Freedom of expression enables people to share their views without being prosecuted. The spreading of some such material is illegal, but much is not, meaning that the police and other law enforcement agencies simply do not have the power to take action against it. The legislation that is in place aims to balance freedom of expression with the right to be free from hate crime … inciting hatred on the grounds of race, religion, gender or gender orientation. Online content – on websites, social networks and chatrooms – can also be unlawful when it threatens or harasses a person or group of people. If this hostility is based on any of the above mentioned or disability, it its considered to be a hate crime, whether it comprises words, pictures, videos or music.
The vast majority of people – certainly including law enforcement – embrace and promote good relationships between different parts of the community, regardless of race, colour, beliefs, background, religion, gender, gender orientation, age or appearance.
However, there are those who, for whatever reason, persist in spreading hate material, which can have a spectrum of consequences ranging from victims feeling embarrassed, violated or isolated – to damaging community cohesion and creating fear.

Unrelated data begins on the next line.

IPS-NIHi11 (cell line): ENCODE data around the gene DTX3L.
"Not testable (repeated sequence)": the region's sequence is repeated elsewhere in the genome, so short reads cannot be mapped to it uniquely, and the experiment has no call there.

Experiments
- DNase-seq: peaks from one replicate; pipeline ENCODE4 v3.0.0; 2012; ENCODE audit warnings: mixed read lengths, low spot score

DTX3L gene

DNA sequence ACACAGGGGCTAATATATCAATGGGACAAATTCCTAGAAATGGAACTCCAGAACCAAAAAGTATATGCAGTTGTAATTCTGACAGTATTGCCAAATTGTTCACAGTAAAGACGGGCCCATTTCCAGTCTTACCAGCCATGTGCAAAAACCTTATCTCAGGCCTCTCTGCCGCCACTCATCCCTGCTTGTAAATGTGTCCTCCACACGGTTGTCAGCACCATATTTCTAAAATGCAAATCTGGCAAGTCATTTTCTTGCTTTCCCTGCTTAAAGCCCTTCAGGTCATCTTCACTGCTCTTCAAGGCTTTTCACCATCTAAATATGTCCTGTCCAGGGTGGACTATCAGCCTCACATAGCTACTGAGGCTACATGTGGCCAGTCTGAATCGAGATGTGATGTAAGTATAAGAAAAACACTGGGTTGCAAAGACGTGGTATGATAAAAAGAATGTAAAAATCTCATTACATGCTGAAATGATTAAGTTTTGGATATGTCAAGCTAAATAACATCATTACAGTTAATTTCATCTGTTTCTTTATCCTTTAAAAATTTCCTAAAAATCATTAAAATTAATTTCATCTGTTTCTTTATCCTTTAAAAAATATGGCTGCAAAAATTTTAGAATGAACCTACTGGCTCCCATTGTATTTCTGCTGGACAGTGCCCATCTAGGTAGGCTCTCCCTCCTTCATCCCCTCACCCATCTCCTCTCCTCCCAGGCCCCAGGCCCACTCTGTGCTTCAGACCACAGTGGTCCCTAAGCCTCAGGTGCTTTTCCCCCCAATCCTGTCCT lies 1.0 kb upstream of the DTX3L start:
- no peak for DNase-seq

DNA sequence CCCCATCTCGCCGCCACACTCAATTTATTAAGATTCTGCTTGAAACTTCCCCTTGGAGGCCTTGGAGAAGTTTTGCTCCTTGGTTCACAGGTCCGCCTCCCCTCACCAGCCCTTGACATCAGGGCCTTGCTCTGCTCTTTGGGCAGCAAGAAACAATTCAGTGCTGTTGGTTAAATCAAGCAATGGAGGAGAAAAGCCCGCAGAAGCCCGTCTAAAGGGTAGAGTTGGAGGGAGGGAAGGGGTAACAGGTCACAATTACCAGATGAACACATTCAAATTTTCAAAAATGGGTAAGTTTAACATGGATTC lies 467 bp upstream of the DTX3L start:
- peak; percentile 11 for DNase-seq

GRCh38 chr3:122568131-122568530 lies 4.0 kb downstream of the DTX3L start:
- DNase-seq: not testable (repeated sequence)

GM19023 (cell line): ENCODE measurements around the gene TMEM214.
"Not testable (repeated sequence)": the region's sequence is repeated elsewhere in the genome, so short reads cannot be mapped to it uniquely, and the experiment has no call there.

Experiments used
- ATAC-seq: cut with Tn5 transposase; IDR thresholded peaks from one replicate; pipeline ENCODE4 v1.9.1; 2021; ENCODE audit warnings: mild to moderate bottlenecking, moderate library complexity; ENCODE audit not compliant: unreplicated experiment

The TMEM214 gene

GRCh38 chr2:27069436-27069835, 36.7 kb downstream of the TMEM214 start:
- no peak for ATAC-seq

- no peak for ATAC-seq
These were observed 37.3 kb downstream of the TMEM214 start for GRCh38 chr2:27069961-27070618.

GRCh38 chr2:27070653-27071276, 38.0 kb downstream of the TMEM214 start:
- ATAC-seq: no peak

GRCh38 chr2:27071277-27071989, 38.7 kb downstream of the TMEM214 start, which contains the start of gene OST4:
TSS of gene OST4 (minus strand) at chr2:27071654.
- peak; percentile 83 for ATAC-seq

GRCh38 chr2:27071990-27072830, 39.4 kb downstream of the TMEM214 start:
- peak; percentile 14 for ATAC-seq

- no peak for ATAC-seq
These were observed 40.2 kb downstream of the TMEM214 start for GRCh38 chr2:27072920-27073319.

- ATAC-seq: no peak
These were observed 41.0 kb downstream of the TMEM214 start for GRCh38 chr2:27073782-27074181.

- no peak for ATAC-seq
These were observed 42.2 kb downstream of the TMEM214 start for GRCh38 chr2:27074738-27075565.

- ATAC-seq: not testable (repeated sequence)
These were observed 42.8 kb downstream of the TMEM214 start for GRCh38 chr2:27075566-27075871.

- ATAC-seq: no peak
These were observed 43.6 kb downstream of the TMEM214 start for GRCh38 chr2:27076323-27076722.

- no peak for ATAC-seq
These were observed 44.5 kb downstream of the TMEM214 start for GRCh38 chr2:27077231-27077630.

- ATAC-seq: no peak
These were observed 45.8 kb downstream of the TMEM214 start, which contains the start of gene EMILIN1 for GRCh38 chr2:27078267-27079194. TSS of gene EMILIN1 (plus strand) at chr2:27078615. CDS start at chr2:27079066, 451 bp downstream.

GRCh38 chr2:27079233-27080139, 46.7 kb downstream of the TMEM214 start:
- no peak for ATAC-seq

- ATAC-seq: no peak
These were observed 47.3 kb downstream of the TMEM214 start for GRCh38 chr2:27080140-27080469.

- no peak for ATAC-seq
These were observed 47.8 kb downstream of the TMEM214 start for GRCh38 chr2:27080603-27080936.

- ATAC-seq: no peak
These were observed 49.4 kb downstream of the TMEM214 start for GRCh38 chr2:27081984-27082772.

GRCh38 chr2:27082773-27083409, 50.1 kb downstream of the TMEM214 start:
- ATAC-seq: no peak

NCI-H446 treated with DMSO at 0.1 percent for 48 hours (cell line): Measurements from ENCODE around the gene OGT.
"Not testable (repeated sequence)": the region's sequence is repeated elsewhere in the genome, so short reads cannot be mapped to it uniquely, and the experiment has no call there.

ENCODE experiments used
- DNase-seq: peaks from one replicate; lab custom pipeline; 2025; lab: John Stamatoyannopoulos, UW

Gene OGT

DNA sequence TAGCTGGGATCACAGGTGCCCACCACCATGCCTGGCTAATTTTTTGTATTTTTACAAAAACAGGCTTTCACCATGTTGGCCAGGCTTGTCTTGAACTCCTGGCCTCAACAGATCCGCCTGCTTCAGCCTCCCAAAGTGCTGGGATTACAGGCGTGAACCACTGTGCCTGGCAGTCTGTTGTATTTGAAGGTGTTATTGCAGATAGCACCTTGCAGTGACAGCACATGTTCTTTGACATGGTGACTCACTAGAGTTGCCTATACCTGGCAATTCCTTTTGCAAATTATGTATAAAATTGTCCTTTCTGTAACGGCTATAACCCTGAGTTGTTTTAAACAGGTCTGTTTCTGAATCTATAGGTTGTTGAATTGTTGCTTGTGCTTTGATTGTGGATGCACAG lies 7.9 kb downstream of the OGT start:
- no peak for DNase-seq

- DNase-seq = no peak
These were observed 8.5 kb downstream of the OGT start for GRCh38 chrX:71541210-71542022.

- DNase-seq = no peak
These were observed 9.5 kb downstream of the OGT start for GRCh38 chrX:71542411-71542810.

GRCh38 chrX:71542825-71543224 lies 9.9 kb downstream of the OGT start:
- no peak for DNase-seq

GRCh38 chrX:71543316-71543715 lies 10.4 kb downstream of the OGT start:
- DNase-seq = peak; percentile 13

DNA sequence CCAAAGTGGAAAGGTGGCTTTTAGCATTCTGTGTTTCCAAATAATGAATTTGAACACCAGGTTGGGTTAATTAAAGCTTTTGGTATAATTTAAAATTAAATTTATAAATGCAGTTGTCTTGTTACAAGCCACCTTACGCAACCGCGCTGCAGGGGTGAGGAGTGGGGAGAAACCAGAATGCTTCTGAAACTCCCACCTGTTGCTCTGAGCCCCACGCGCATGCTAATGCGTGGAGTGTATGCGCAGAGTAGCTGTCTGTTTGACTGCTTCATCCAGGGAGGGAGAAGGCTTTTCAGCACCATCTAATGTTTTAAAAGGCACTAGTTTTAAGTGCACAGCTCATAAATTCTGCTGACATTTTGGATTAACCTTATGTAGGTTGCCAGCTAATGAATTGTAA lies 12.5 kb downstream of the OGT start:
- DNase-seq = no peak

What to do about online hate material
Much hateful or violent content that you may come across or get sent is illegal in Guyana. Even if this is not the case with the content you have seen, you could still take steps to have it removed if it offends, frightens or upsets you.
REPORT IT TO THE WEBSITE ADMINISTRATOR
Most websites do not knowingly permit comments, photos and videos that offend or hurt others and their rules are set out in their acceptable use policies. Popular websites – including social media, video hosting and news sites feature methods of reporting or complaining about such material. This may be via a ‘report this page’ or ‘report this user’ button, or simply via their contact form.
Information and advice from some of the most popular sites – including what constitutes violations of acceptable use, reporting issues and blocking – can be found here:
REPORT IT TO THE HOSTING COMPANY
If the website itself is hateful in nature or supports hate speech or violence, you can report it to the site’s hosting company. Many hosting companies have rules about the type of sites and content that they are prepared to host. You can check a website’s hosting company by entering their web address on the website ‘Who is hosting this?’ .
You could also contact your own internet supplier and ask for more information.
REPORT IT TO THE POLICE
If the website you have seen online matches the description of illegal content above and you think it originates in this country, you should report it to the Guyana Police Force
Public Relations Office (592) 225-5401
CO Haymer – PRO (592) 685-5690
ASP Renee – Head of Cyber Crime Unit (592) 627-7997